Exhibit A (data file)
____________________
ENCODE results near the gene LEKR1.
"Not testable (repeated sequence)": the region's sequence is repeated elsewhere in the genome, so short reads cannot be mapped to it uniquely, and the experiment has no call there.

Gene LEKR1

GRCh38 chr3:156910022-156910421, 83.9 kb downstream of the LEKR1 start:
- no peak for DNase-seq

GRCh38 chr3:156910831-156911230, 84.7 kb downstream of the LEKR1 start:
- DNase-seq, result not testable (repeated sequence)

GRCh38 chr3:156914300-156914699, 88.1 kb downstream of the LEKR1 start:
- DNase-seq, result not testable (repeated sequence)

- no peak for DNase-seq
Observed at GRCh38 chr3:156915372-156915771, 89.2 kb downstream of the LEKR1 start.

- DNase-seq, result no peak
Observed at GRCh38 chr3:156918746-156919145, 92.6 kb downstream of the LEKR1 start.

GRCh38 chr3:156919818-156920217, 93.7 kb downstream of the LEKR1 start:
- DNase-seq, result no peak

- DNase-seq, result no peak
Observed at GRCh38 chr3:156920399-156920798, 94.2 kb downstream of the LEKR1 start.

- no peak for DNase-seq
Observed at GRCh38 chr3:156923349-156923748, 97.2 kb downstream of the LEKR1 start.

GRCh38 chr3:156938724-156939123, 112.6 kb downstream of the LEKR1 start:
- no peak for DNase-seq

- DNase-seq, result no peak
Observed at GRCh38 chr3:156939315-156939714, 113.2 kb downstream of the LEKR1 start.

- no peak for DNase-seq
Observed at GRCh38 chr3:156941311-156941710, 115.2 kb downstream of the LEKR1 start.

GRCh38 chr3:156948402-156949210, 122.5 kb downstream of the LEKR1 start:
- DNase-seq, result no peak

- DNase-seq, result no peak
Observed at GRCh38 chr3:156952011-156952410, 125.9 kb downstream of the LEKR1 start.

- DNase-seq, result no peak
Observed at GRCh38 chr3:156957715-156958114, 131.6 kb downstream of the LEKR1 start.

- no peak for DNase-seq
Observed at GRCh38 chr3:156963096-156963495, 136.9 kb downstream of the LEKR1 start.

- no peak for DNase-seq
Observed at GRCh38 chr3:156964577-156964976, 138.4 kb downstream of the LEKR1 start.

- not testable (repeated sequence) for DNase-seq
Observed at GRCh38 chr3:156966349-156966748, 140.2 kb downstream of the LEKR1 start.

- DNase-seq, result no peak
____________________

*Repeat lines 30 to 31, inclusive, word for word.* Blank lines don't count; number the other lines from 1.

- DNase-seq, result no peak
Observed at GRCh38 chr3:156957715-156958114, 131.6 kb downstream of the LEKR1 start.